Nevada-based free-to-play poker and casino sites, acePLAYPoker.com and acePLAYCasino.com, have announced that they will be closing in less than a month. Yes, there were play money gambling sites in Nevada unrelated to WSOP.com.
In a blog post, the farewell message was penned:
It is with a heavy heart we are announcing that acePLAY Casino will be shutting down Wednesday November 22nd. Our parent company was recently acquired, but unfortunately we will not be coming along for the ride. We have sincerely appreciated our loyal players over the past 2 years and you will be greatly missed. We thank you for your support.
I know nobody reading this has ever heard of acePLAY, but believe it or not, I wrote an article about it over four and a half years ago! I thought to myself, “Hmm…that site sounds familiar, I wonder if I ever wrote anything about it?”
Sure enough, when I did a search on a little backend page for the site, acePlay popped up!
In February 2013, Bally Technologies – the first company to receive an online gaming license in Nevada, by the way (win a bar bet with that one!) – inked a deal with Amaya Gaming (now The Stars Group) to use the Ongame poker platform as well as its casino games for a new online gaming offering.
A few months earlier, Bally’s agreed to provide American Casino and Entertainment Properties, LLC (ACEP) with an online poker platform. ACEP owns the Stratosphere casino in Las Vegas, Arizona Charlie’s Decatur, Arizona Charlie’s Boulder, and the Aquarius Casino Resort and is now itself owned by Golden Entertainment. That online poker product was called acePLAY (GET IT?) and launched for play money only the same week Bally made the Ongame deal.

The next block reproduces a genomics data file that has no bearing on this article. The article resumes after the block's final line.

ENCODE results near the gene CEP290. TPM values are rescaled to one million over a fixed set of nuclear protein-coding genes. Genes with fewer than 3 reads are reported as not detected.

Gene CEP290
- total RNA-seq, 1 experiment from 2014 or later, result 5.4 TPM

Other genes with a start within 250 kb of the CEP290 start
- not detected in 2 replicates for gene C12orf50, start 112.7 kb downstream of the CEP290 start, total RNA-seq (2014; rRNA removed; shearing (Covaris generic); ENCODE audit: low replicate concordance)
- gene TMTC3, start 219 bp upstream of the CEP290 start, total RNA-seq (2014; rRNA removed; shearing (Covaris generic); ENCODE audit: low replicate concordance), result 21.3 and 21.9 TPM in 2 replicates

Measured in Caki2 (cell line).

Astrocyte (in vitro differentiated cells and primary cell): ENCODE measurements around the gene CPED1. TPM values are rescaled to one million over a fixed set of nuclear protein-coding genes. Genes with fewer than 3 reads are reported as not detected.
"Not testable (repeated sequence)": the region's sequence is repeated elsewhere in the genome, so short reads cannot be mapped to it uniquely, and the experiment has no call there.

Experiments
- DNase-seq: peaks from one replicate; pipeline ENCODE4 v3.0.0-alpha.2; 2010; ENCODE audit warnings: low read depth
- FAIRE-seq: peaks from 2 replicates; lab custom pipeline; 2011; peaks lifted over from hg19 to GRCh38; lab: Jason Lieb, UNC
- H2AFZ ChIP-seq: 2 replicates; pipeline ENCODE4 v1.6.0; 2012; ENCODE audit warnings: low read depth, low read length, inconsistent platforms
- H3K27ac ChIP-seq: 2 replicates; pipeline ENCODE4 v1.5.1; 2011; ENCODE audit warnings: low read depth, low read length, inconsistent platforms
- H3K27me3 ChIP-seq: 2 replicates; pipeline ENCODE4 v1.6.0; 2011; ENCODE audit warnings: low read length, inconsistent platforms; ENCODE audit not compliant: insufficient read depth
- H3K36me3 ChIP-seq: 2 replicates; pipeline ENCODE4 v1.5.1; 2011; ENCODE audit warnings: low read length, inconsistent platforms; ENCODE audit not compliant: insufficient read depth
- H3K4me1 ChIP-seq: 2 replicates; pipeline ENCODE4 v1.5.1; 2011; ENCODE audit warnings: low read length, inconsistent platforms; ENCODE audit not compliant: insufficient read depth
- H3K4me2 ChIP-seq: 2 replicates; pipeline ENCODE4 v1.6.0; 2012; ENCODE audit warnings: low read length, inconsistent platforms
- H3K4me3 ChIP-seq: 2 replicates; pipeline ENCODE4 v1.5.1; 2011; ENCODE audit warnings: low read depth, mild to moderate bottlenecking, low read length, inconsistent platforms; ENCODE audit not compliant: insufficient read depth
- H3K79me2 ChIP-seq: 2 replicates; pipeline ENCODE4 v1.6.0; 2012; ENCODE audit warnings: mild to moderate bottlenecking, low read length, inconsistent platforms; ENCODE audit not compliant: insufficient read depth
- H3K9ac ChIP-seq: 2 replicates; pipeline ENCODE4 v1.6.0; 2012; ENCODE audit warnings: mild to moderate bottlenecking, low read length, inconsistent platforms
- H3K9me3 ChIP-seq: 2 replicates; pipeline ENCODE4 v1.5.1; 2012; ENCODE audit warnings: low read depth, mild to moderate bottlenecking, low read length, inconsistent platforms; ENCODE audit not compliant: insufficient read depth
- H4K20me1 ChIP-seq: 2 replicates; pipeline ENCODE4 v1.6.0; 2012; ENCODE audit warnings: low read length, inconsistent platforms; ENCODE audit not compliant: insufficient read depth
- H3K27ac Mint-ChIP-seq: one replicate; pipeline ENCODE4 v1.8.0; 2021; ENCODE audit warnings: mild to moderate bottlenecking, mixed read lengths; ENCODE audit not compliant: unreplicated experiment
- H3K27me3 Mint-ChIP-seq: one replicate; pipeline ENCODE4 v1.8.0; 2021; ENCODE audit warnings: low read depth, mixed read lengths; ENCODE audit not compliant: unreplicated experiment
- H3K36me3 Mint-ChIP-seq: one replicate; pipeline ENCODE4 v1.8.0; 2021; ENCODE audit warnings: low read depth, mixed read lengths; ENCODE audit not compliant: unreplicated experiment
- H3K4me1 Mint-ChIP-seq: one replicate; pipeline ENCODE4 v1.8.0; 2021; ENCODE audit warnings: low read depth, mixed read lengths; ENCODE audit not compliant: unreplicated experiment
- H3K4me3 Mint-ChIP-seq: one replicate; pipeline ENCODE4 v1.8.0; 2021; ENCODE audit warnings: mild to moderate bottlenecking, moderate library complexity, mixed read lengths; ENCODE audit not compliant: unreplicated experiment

I honestly don’t know if ACEP ever intended to eventually offer real money poker, but acePLAY did offer Stratosphere-related prizes. Though it was just play money, it was clearly meant to be a way to market ACEP’s properties.
But despite Nevada being the gambling capital of the U.S. (and the world, really) as well as the first state to legalize online poker, online poker has not been very successful there at all. A lot of that has to do with the simple fact that the state is not heavily populated, though hopefully things will improve once New Jersey’s player pool is combined with Nevada’s and Delaware’s. The other problem is likely that Nevada only legalized online poker, not online casino games, as well. Casino games are much more accessible to the average gambler or potential gambler and can eventually be used as a way to players involved in poker. New Jersey, for example, hasn’t seen online poker be this gigantic boon that regulators expected it to be, but online casinos have thrived.
Now, acePLAY wasn’t for real money, but if you’re going to try to bring in a crowd for fake money poker and casino games, you need a good hook, and using the old Ongame software is not the best way to start. There are plenty of free games that offer no “real life” rewards that draw large player numbers – say, Zynga Poker – but they have a huge built-in player base on social media and offer all sorts of silly free social goodies that players lap up.